Are you ready to join the Orange Underground? You know, a place where you can cause a little mischief (RAoC – Random Acts of Cheetos) then upload your videos to YouTube and become rich (in Cheetos) and famous (on Comedy Central)?
Here are a few of the professionally produced ads from the Orange Underground campaign:
Okay, so they are humorous, sort of. And taken in and of themselves, pretty harmless.
But Cheetos and ad agency Goodby, Silverstein & Partners of San Francisco weren’t interested in pretty harmless.
It’s all about going viral these days, folks.
It’s about building community.
Heck, create a movement if you can.
At the end of each ad, you are invited to “Join Now” by visiting OrangeUnderground.com. When you do, you are greeted by the twenty-something below who tells you what it’s all about.
This “underground” is trying so hard and feels so phony, it’s like a bad SNL skit that won’t end. And I don’t mean so bad it’s good.
So, what’s the deal with Random Acts of Cheetos, anyway?
Bob Garfield describes it in his Ad Age article, Cheetos Ads That Promote ‘Random Acts’ Are Irresponsible:
. . .there is another word for Random Acts of Cheetos: vandalism. The Cheetos Underground explicitly incites its shadowy network of crap eaters not only to perpetrate mischief but to document their petty crimes on video for the Cheetos website.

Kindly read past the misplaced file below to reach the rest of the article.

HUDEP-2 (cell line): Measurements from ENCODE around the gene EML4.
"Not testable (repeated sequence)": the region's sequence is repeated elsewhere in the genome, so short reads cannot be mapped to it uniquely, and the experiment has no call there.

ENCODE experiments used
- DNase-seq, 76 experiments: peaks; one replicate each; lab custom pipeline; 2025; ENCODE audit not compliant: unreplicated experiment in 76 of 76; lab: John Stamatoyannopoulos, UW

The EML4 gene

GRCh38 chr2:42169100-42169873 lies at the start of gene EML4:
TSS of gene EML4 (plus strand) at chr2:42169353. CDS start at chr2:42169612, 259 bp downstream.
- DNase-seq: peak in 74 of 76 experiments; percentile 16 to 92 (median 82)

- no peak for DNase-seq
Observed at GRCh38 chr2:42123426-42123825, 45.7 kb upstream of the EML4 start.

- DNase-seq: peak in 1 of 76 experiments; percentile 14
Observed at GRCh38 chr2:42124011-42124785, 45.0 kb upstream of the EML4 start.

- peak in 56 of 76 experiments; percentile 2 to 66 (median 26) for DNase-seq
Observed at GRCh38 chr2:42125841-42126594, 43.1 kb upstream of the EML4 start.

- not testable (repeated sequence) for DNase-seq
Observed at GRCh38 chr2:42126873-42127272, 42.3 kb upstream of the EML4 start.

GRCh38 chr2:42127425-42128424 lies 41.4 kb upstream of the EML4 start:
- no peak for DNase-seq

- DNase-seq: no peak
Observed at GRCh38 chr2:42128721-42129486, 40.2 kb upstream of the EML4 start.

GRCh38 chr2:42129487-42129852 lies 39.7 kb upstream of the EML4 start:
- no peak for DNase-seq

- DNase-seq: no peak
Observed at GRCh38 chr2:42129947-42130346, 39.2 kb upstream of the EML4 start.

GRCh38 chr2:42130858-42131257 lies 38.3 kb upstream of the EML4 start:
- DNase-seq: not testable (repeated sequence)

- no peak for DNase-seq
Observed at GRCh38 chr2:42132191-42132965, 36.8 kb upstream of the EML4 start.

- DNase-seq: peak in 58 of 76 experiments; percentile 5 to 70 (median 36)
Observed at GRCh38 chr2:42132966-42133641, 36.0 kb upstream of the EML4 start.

Encouraging vandalism can hardly be considered socially responsible. But luckily for homeowners, teachers, bosses and innocent bystanders, this campaign wasn’t strategic or execution responsible and few have been molested with the orange snack.
The underground campaign failed to recognize that this demographic seeks authenticity (an underground better look like an underground, not a Cheetos-branded one).
And why would you have an animated spokes-tiger for a campaign like this? Remove him from the ads and they become instantly darker and more disturbing.
I don’t get it, but is it working? I don’t know, but consider these facts:
The blog is a ghost town (11 total posts, 26 total comments). There are only 135 user-generated videos on YouTube. And the total YouTube downloads over the last three months for all three videos above is a paltry 277,800 (70% are for the laundry commercial alone).
Compare those view counts to some of the other viral videos discussed here over the last few months:
So, what’s the bigger crime?
Trying to incite vandalism or the execution of the campaign itself?
Comment below to weigh in.